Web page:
this is how to #deletefacebook and live without it, for good
With ex-tech-evangelists telling us to quit social media for our mental health, and an alleged major data breach that handed user data over to the alt-right, you might want to quit the app. Here’s how.
That snazzy tinfoil hat -- the one you’ve been keeping in storage ever since Home Secretary Amber Rudd demanded to read everyone’s WhatsApp messages -- has just come spectacularly back in style. With the Observer publishing their historic exposé on Cambridge Analytica (a company who allegedly mined Facebook user data to influence people to vote for Trump and Brexit) -- and an undercover Channel 4 film showing high-profile representatives explaining the really quite scary workings of their ‘psyops’ (psychological operations) -- it’s ok to be feeling sceptical about tech companies. In fact, #DeleteFacebook has been trending on Twitter for days. And now even the founder of WhatsApp, Brian Acton, is telling us to quit it.
If you need a final push, know that the Cambridge Analytica execs filmed in the Channel 4 sting said the following about how easy it is to manipulate you: “The two fundamental human drivers when it comes to taking information onboard effectively are hopes and fears, and many of those are unspoken or even unconscious. You didn’t know that was a fear until you saw something that just evoked that reaction from you. And our job is to drop the bucket further down the well than anybody else, to understand what are those really deep-seated underlying fears, concerns. It's no good fighting an election campaign on the facts, because actually it's all about emotion.”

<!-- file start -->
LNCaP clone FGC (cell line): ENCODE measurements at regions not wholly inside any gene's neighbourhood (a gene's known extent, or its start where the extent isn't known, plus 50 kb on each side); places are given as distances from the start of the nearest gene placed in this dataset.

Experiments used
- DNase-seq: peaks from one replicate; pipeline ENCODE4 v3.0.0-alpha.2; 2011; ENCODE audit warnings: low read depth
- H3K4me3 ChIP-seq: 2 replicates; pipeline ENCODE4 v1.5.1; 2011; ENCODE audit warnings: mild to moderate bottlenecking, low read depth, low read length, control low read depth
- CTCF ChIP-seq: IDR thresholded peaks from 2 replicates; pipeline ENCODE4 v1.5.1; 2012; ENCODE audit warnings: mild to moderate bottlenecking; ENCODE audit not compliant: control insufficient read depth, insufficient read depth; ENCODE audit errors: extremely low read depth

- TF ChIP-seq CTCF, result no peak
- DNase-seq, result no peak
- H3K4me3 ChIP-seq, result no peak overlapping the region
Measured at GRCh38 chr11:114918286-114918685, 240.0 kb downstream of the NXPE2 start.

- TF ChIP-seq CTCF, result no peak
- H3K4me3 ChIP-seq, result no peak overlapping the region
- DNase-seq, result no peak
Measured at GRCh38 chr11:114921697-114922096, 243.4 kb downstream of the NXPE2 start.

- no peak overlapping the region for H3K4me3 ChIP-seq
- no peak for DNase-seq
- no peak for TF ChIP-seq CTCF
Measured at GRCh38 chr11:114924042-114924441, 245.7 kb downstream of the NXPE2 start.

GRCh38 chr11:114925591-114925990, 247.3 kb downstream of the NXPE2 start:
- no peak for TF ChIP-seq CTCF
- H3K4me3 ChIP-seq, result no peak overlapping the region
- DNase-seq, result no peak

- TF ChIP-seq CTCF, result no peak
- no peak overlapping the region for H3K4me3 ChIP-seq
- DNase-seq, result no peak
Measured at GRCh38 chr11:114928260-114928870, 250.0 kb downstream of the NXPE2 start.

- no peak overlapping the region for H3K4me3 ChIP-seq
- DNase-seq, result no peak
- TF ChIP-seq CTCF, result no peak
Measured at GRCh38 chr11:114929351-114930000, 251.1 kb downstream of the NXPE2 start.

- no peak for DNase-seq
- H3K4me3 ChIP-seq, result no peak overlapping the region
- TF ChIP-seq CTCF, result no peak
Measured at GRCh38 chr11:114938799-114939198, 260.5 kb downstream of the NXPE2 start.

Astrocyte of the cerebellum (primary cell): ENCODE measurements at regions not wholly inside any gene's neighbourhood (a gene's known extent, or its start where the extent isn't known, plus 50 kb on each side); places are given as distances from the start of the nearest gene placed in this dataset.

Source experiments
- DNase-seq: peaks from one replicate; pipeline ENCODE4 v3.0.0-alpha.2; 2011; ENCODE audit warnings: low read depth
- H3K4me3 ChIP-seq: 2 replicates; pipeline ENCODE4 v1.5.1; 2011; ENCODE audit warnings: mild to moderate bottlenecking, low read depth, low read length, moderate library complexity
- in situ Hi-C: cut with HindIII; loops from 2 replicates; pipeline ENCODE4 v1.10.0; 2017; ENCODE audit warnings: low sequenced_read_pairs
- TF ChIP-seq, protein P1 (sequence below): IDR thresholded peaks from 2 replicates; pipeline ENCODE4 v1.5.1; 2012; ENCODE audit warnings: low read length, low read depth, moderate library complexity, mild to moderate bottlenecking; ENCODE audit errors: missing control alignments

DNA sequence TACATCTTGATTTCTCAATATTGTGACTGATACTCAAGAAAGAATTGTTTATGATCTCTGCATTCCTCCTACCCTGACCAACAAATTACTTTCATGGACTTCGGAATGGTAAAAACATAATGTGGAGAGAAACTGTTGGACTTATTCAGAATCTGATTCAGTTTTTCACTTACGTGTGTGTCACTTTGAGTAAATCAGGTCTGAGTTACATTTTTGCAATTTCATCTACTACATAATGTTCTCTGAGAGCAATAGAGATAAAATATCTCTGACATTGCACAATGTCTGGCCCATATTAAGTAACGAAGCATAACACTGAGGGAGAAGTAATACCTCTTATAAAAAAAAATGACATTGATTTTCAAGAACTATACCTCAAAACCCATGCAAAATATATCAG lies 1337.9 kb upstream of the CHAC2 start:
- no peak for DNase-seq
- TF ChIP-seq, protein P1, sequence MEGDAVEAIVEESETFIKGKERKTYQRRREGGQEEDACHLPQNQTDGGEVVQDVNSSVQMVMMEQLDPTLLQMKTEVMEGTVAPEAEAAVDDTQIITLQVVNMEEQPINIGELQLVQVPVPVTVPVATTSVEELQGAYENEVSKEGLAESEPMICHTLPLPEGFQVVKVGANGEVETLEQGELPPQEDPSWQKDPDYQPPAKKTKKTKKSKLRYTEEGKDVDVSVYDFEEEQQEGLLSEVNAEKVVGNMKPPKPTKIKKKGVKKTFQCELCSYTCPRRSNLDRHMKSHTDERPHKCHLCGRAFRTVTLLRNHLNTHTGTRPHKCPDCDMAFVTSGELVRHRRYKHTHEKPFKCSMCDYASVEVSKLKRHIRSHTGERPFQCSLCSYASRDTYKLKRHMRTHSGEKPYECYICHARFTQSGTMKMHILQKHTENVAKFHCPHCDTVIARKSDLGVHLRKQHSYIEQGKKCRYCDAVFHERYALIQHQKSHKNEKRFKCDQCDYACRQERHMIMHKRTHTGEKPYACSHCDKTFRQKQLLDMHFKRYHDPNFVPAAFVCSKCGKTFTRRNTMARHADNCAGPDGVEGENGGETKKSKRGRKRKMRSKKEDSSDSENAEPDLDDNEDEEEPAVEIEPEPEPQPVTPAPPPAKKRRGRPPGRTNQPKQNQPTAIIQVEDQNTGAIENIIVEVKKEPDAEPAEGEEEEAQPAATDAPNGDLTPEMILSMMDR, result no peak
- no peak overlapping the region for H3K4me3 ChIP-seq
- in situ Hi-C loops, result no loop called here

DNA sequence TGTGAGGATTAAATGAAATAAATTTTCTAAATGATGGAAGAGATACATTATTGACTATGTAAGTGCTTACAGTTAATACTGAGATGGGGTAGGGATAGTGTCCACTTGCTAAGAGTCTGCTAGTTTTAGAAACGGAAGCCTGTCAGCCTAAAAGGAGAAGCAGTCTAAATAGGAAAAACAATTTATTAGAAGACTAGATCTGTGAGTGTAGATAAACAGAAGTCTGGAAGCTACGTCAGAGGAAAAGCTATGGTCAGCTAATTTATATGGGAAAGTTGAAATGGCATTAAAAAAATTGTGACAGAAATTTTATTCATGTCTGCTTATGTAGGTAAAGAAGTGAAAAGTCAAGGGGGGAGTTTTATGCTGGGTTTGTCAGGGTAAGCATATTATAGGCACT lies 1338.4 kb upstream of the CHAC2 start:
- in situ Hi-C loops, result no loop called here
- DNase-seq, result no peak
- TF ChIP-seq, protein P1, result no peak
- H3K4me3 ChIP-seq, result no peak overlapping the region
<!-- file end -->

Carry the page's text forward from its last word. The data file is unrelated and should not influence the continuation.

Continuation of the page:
It’s not easy for everyone to delete Facebook. As the New York Times’ cybersecurity journalist Sheera Frenkel tweeted over the weekend, “For much of the world, Facebook is the internet and only way to connect to family/friend/business.” Living in the UK, I’m privileged to have other options for messaging, sharing images, planning events and poking people (actually IRL), so it is much easier for me to decide to delete mine. Here are some easy (and sometimes revelatory) steps that you can follow if you want to do the same…
Download all your Facebook data
If you want to preserve all the photos, videos, thoughts, feelings and late night drunk-pokes you have shared over the years, you can download everything Facebook has on file about you really easily. You’re probably going to want to do this on your laptop or desktop, because it’s way easier, and so you can connect an external hard drive. You need to click the dropdown arrow in the top left (up where your profile link, notification icons and the ‘?’ help icon are). Then click Settings, and below the table of edit options click “Download a copy of your Facebook data”. You’ll need to enter your password to start the process, and Facebook will email you when the .zip file is ready to download.
Once you’ve downloaded it, you can see fascinating information that Facebook holds on you, which may include, but is not limited to: your political and religious views, your posts, your posts on other people’s walls, posts by others on your wall, your IP addresses, facial recognition data, family connections, education history, credit card details, check-ins, apps you use, and the ads you’ve clicked on. Find Facebook’s full list here.
Identify other apps using Facebook to log in, and change them